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The Bureaucratic Bushel - De File
Does Collecting Make You Feel Dirty?
cbertsch
cbertsch
The Bureaucratic Bushel
I've started reading John Le Carré's The Honourable Schoolboy finally, after saving it for the proverbial rainy day for a long, long time. Rewatching Tinker, Tailor, Soldier, Spy inspired me. At first, I had a had time getting into it. And then I hit the chapter in which Le Carré has to reprise the storyline of the book's predecessor, which felt a little forced at first, just as similar portions of Harry Potter and the Chamber of Secrets struck me as needlessly thorough. I have to remind myself that most people don't remember books the way I do.

At any rate, while enduring a bout of sleeplessness last night, I managed to hit my stride in The Honourable Schoolboy. As I recall, it has often taken me a little while to reach the point at which a Le Carré novel clicks, so I shouldn't have been surprised at the wait. Now that I'm locked into the book, I'm able to appreciate Le Carré's prose more readily. He's an extremely adept fashioner of distinct characters. And he manages to shine a great deal of light on bureaucracy along the way. Take this paragraph, for example:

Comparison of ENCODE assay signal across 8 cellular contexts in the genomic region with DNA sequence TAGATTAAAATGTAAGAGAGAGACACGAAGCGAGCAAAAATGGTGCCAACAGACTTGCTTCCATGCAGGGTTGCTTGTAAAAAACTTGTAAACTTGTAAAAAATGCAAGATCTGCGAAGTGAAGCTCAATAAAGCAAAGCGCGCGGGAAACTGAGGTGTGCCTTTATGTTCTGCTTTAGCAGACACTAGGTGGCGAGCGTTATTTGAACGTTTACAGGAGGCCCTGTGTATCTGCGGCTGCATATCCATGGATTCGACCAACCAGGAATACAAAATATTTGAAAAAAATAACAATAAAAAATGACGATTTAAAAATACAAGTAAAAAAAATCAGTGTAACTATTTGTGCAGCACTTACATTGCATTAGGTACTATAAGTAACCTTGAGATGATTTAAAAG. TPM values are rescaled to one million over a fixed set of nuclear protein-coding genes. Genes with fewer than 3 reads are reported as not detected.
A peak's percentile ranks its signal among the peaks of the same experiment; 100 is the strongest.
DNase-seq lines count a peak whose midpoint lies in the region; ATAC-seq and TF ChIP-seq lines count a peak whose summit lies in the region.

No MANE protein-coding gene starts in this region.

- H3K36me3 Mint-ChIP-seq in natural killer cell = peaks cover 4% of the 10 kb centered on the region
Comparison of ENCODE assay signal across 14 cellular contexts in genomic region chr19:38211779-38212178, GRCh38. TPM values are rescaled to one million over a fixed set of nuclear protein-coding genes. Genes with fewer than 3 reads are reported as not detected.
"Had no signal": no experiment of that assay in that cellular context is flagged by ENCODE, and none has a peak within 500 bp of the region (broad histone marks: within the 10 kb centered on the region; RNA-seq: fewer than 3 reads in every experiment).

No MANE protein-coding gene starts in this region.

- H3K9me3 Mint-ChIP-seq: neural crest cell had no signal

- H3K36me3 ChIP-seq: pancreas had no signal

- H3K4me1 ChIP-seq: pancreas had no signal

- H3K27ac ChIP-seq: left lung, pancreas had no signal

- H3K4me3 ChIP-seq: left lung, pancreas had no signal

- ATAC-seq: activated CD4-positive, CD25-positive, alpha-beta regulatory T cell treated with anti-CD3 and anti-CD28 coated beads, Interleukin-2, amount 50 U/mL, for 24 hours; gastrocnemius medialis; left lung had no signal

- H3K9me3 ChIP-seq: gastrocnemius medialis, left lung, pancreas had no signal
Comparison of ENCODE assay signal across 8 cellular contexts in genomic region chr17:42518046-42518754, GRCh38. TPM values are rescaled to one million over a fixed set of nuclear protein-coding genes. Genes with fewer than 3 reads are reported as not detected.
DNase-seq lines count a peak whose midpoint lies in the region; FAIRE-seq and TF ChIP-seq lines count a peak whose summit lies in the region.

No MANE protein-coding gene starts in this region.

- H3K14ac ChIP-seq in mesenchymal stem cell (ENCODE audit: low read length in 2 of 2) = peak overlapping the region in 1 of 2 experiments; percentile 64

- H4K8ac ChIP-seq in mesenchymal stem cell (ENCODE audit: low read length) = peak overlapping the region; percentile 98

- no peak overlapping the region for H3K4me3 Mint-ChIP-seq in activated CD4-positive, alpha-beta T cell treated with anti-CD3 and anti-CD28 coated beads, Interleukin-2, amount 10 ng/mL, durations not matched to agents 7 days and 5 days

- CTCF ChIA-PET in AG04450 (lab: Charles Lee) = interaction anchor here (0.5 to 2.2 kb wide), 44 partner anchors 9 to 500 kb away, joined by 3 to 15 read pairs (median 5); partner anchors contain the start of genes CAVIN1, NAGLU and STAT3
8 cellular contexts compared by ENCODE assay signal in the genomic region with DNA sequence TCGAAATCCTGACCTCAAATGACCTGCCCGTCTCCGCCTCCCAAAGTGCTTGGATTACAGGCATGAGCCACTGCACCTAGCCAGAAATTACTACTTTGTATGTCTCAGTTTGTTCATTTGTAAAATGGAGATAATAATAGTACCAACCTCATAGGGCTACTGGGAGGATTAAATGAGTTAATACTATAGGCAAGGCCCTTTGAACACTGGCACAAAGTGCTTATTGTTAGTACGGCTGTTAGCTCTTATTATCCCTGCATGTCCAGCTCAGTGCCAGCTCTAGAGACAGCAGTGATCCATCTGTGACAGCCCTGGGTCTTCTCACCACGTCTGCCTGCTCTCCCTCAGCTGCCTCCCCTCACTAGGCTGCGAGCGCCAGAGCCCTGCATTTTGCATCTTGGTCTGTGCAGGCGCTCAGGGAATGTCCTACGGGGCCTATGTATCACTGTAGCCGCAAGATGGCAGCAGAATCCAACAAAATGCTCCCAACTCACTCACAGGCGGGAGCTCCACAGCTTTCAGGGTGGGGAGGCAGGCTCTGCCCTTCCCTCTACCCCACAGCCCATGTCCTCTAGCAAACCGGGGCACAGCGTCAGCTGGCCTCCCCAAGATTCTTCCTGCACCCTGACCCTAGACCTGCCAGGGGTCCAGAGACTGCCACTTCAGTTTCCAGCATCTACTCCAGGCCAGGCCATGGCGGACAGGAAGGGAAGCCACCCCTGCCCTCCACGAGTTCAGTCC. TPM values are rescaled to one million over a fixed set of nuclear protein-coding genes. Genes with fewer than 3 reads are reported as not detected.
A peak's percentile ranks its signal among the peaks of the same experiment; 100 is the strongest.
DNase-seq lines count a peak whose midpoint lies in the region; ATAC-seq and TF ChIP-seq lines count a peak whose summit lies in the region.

"The big table," Sam agreed, and lapsed into a leisurely silence. There is a particular intensity about clever men whose brains are under-used, and sometimes there is no way they can control their emanations. In that sense, they are a great deal more at risk under the bright lights than their more stupid colleagues. "You checking me against the record, old boy?" Sam asked.
I've strung thoughts along these lines together on many occasions, but never managed to plug in the cord. Looking back on my experience of various workplaces with Le Carré's assistance, I can recognize dozens of situations in which being bright proved dangerous in the manner he describes. It's frequently a wise idea to dim one's bulb for strategic purposes. But light has a way of bending its way around barriers.

Mode: somewhat frenzied
Muse: the tinkling of cat collars

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